Field Courses

WMS students will be spending the week of March 7-11 on Spring Field Courses and as usual, they had many amazing opportunities to choose from.
Field Courses Spring 2011
1) Buddhism

  On this trip we will travel to Shelburne, Vermont to spend five days studying and practicing Zen Buddhism. Our days will be spent learning the basics of Buddhist philosophy, meditating, doing volunteer work – work jobs and kitchen crew – and learning other Buddhist practices. We will be staying in the Vermont Zen Center’s bunkhouse and eating vegetarian food in their dining room. There will be a taiko drumming workshop. Most of the trip will be spent at the center, but we’ll spend one morning in doing community service and an afternoon in Burlington.

     Because this is a religion-focused trip, it will present some unique challenges. We will spend much of our time in silent meditation, all of our food will be vegetarian, we will have to be open to an unfamiliar religious tradition, and we will have to work together harmoniously as we live in close quarters. The trip is meant to be an introduction for those who are genuinely curious about the Buddhist religion, but is not designed to convert anyone. Students who have taken the Buddhism class are encouraged to come, and students who have not taken the class are welcome, too. The trip will cost about $200 extra per student for food and lodging.
 
2) History in Boston’s Chinatown

Students will explore Boston’s Chinatown through a historical lens. We will take walking tours, visit museums, enjoy Asian cuisine, and learn more about Chinese culture and history. Students will be asked to read articles about Chinese immigration to the united states and also watch several films before we leave for our trip. Highlights of the trip will include: a cultural scavenger hunt, interviews with residents, a trip to the Chinese Historical Society of New England, and a trip to The Peabody Essex Museum.
 
3) The Art of Science and the Science of Art

Perhaps the defining quality of human beings is a desire to make sense of the complex, interrelated world in which we exist. Our efforts to generate order out of chaos take many forms, two of which are the creation of art and the creation of scientific theories. These seemingly disparate fields share many characteristics. On this field course, we will explore the ways in which the practice of science is similar to the practice of art. We will also look at the ways in which the fields overlap, such as when scientific ideas are made more broadly comprehensible through illustrations and the ways in which a scientific understanding of anatomy, color, and proportions enhance the beauty, power, and social significance of art. Staying at the the North Woods Center in East Charlston, VT, our days will be filled with cross country ski tours punctuated with time for art, discussions of the scientific method, and study of color and anatomy. Each evening we will return to the cabin for dinner and to continue our discussions.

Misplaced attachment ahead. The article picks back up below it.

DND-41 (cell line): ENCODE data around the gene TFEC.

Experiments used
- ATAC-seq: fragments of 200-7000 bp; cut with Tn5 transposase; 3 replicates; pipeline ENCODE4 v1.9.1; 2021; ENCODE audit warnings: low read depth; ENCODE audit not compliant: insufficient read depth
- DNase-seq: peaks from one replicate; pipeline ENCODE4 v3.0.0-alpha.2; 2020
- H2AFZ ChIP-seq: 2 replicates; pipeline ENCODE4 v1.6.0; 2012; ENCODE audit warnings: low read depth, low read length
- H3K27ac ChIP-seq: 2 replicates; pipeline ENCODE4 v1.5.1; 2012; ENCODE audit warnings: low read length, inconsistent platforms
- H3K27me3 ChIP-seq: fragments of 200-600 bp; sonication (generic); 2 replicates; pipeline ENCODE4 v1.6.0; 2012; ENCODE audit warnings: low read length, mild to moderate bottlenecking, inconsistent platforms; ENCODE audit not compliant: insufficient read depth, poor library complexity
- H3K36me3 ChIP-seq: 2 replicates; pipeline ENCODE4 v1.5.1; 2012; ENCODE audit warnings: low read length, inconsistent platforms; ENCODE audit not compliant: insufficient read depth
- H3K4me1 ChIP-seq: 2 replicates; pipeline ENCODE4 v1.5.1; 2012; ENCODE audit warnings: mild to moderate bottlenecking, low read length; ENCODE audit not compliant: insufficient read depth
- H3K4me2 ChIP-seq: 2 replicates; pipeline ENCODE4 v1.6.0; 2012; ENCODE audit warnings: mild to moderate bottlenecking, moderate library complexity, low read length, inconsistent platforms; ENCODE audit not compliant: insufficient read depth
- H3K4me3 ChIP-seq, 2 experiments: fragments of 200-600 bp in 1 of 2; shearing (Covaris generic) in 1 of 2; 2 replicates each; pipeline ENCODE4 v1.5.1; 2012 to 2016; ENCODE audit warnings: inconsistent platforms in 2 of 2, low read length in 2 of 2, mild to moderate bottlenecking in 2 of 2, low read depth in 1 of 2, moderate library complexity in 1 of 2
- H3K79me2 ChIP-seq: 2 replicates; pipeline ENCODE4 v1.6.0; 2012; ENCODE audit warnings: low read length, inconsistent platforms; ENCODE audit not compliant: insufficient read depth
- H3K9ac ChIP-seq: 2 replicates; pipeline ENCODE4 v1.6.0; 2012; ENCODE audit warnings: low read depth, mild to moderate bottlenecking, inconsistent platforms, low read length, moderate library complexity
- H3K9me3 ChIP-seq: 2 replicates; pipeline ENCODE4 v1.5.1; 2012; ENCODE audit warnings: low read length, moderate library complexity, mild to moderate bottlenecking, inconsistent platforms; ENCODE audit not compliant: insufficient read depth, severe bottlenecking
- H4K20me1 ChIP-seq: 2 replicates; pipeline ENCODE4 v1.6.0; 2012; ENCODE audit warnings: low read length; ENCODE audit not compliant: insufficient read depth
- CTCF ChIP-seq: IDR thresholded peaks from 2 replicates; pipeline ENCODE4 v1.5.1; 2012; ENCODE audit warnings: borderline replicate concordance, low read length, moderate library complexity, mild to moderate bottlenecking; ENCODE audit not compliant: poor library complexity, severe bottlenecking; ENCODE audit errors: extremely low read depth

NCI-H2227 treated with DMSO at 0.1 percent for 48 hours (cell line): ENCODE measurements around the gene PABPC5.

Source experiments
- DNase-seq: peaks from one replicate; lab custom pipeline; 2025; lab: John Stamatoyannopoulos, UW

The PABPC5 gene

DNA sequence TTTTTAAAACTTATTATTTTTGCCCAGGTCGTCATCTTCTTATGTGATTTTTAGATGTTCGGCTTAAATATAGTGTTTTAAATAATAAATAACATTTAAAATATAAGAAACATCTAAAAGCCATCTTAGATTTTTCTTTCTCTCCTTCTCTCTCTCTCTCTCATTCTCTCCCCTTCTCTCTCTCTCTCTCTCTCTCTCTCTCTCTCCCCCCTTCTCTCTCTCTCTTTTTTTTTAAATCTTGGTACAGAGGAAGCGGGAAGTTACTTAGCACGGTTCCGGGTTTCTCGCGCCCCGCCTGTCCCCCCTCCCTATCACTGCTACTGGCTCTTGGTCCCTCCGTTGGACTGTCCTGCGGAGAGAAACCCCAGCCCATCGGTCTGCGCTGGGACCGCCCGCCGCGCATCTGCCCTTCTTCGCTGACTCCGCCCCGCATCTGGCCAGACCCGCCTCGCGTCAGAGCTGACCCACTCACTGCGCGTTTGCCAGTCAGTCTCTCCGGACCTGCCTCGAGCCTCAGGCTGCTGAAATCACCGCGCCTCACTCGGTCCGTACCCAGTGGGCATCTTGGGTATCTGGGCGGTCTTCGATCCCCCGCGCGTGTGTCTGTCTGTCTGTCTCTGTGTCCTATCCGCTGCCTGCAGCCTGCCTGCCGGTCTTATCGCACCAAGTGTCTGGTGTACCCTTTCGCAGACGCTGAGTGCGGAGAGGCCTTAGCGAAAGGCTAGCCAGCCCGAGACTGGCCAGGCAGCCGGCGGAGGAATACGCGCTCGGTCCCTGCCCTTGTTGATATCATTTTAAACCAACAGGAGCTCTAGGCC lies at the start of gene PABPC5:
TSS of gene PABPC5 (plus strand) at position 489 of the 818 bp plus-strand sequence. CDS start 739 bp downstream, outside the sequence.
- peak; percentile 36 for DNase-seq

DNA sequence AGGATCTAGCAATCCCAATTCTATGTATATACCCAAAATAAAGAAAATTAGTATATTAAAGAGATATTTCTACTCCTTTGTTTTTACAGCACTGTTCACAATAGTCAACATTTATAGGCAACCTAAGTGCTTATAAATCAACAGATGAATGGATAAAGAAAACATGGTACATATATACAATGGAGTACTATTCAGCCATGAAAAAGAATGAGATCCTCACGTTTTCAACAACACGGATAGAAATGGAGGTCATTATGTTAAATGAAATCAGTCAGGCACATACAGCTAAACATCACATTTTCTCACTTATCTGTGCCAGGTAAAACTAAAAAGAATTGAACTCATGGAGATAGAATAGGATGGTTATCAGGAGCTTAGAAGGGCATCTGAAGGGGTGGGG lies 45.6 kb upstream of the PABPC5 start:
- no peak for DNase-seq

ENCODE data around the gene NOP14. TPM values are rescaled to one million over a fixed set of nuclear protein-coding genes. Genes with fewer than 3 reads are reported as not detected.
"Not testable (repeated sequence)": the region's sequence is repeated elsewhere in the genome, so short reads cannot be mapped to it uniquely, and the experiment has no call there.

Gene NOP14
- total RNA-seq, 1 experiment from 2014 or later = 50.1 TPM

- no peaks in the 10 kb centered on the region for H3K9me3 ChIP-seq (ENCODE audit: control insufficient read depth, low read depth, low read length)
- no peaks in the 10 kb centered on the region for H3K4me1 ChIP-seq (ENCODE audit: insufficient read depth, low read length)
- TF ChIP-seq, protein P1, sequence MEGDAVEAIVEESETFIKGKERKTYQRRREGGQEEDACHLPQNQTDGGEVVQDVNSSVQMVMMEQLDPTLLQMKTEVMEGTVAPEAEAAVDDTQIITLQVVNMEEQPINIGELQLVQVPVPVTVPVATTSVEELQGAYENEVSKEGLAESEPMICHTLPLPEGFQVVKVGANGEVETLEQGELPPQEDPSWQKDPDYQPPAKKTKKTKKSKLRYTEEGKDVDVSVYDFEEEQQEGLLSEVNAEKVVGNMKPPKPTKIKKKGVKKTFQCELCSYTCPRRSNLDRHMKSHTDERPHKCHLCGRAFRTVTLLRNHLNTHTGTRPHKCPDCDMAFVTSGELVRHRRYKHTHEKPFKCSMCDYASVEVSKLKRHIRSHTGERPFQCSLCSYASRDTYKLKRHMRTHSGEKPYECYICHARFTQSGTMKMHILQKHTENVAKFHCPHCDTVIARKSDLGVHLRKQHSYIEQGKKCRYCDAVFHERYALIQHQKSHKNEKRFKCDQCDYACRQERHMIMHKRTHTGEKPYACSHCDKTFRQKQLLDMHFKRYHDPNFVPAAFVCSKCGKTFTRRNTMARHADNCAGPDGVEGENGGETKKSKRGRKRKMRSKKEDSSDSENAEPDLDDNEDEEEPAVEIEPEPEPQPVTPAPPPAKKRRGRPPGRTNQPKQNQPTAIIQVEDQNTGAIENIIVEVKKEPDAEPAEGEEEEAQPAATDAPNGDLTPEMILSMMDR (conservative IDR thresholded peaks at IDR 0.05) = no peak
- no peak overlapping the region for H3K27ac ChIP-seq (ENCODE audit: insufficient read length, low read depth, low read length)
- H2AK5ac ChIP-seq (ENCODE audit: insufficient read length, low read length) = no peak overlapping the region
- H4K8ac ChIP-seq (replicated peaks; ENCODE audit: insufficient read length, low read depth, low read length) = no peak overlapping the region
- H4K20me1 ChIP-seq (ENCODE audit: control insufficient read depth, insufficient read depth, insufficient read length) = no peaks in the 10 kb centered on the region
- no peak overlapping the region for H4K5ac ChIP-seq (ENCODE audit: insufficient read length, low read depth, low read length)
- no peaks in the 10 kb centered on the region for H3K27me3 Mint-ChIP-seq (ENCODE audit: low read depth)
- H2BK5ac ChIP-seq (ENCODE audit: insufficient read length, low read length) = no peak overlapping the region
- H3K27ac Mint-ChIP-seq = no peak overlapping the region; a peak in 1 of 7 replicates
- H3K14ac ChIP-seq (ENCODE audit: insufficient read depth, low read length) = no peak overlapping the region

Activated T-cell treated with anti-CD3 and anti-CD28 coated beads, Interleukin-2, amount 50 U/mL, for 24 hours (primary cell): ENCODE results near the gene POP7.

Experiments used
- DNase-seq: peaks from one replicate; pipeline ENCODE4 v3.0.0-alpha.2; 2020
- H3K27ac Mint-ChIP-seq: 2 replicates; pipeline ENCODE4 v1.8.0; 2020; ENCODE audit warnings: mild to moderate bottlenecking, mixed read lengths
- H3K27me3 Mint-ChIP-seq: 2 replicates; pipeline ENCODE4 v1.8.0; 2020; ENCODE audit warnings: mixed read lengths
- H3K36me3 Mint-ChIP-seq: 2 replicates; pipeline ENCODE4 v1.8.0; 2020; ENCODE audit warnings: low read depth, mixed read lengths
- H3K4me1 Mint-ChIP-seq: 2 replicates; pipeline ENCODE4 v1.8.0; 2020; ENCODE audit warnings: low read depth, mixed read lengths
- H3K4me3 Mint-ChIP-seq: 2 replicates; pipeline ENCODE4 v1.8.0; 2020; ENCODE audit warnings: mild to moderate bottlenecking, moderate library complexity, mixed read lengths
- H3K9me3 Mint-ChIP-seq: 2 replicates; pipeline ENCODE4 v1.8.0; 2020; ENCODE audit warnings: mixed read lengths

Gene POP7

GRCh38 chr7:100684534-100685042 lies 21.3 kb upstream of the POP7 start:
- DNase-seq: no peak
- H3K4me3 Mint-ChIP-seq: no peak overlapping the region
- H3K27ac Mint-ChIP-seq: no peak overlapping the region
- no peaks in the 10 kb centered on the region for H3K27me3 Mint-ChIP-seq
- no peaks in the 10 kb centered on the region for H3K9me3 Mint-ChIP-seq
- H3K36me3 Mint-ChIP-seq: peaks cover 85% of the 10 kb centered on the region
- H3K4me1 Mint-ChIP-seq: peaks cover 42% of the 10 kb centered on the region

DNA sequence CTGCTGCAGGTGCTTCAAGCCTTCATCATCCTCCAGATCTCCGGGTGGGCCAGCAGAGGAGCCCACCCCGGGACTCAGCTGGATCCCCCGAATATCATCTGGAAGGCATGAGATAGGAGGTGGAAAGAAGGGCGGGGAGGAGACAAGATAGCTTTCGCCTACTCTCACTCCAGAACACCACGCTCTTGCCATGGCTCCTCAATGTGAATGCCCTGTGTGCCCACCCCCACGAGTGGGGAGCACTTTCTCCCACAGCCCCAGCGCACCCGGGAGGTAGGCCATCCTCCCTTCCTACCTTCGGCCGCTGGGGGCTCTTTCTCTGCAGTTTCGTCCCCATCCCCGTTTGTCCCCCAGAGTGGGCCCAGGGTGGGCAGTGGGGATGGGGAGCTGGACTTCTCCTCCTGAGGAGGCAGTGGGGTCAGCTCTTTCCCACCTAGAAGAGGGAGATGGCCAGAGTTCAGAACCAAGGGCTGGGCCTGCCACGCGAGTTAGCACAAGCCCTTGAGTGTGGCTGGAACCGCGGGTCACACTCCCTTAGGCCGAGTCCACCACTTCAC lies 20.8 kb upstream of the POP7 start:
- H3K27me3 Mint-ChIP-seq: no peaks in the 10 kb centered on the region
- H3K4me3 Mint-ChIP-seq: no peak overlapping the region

4) History of Mountain Biking

Despite the fact that Newark, Delaware, is located roughly halfway between Philadelphia and Baltimore and is part of densely populated New Castle County, there is a large amount of public parkland surrounding the city. These parks have traditionally provided hiking and horseback riding opportunities. In recent years the local mountain bike community has been working hard to gain mountain bike access to these areas through advocacy, proper land management, and improving the reputation of riders.  With this gained access they have built hundreds of miles of top quality trails. During our week in this area we will mountain bike on some of these trails at Fair Hill Natural Resources Management Area and White Clay Creek State Park. Along with riding these great trails we will be studying the history of mountain biking both in this area and throughout the country. Where did mountain biking start and why? Who were the key players in the development of this sport?  How has the mountain bike evolved?  We will be looking to answer these questions and more on our quest to gain an understanding of mountain biking. Our nightly accommodations consist of yurts (round domed shelters) at Lums Pond State park. This is an intermediate/advanced mountain bike trip open to riders with one season of mountain biking as a sport (or equivalent) and a motivation to ride and learn a lot in the week we will be there. The trip will cost around $100 per student, which includes transportation, camping in yurts, food, and trail and park fees.
 
5) Green Living in an Urban Setting (Pre-Selected)

Eco-quartier, Montreal